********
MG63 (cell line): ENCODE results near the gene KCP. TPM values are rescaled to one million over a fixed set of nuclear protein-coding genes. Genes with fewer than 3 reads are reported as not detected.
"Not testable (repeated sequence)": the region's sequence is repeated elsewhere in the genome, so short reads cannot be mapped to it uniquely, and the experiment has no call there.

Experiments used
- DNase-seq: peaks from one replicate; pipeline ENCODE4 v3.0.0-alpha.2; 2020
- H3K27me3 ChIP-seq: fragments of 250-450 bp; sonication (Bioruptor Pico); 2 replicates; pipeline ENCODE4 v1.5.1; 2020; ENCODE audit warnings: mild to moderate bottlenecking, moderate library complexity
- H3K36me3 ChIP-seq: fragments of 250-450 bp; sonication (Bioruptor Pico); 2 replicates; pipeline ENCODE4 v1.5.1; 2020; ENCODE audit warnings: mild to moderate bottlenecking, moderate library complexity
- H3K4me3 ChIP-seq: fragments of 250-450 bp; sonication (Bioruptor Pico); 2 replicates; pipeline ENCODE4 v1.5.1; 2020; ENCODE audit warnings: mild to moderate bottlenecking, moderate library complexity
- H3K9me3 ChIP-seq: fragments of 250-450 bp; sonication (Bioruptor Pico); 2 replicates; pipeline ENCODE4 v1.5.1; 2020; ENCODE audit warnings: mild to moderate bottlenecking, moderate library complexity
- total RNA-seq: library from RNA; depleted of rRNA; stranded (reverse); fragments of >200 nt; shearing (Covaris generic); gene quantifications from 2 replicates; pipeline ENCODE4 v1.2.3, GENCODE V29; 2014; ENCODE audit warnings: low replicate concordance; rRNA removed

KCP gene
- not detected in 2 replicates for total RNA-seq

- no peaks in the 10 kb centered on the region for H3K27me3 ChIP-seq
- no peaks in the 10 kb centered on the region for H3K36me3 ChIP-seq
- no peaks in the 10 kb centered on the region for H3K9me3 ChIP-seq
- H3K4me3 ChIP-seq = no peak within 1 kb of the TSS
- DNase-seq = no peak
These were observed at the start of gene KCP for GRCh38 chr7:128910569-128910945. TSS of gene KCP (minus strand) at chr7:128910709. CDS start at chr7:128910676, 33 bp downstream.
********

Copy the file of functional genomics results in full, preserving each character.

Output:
MG63 (cell line): ENCODE results near the gene KCP. TPM values are rescaled to one million over a fixed set of nuclear protein-coding genes. Genes with fewer than 3 reads are reported as not detected.
"Not testable (repeated sequence)": the region's sequence is repeated elsewhere in the genome, so short reads cannot be mapped to it uniquely, and the experiment has no call there.

Experiments used
- DNase-seq: peaks from one replicate; pipeline ENCODE4 v3.0.0-alpha.2; 2020
- H3K27me3 ChIP-seq: fragments of 250-450 bp; sonication (Bioruptor Pico); 2 replicates; pipeline ENCODE4 v1.5.1; 2020; ENCODE audit warnings: mild to moderate bottlenecking, moderate library complexity
- H3K36me3 ChIP-seq: fragments of 250-450 bp; sonication (Bioruptor Pico); 2 replicates; pipeline ENCODE4 v1.5.1; 2020; ENCODE audit warnings: mild to moderate bottlenecking, moderate library complexity
- H3K4me3 ChIP-seq: fragments of 250-450 bp; sonication (Bioruptor Pico); 2 replicates; pipeline ENCODE4 v1.5.1; 2020; ENCODE audit warnings: mild to moderate bottlenecking, moderate library complexity
- H3K9me3 ChIP-seq: fragments of 250-450 bp; sonication (Bioruptor Pico); 2 replicates; pipeline ENCODE4 v1.5.1; 2020; ENCODE audit warnings: mild to moderate bottlenecking, moderate library complexity
- total RNA-seq: library from RNA; depleted of rRNA; stranded (reverse); fragments of >200 nt; shearing (Covaris generic); gene quantifications from 2 replicates; pipeline ENCODE4 v1.2.3, GENCODE V29; 2014; ENCODE audit warnings: low replicate concordance; rRNA removed

KCP gene
- not detected in 2 replicates for total RNA-seq

- no peaks in the 10 kb centered on the region for H3K27me3 ChIP-seq
- no peaks in the 10 kb centered on the region for H3K36me3 ChIP-seq
- no peaks in the 10 kb centered on the region for H3K9me3 ChIP-seq
- H3K4me3 ChIP-seq = no peak within 1 kb of the TSS
- DNase-seq = no peak
These were observed at the start of gene KCP for GRCh38 chr7:128910569-128910945. TSS of gene KCP (minus strand) at chr7:128910709. CDS start at chr7:128910676, 33 bp downstream.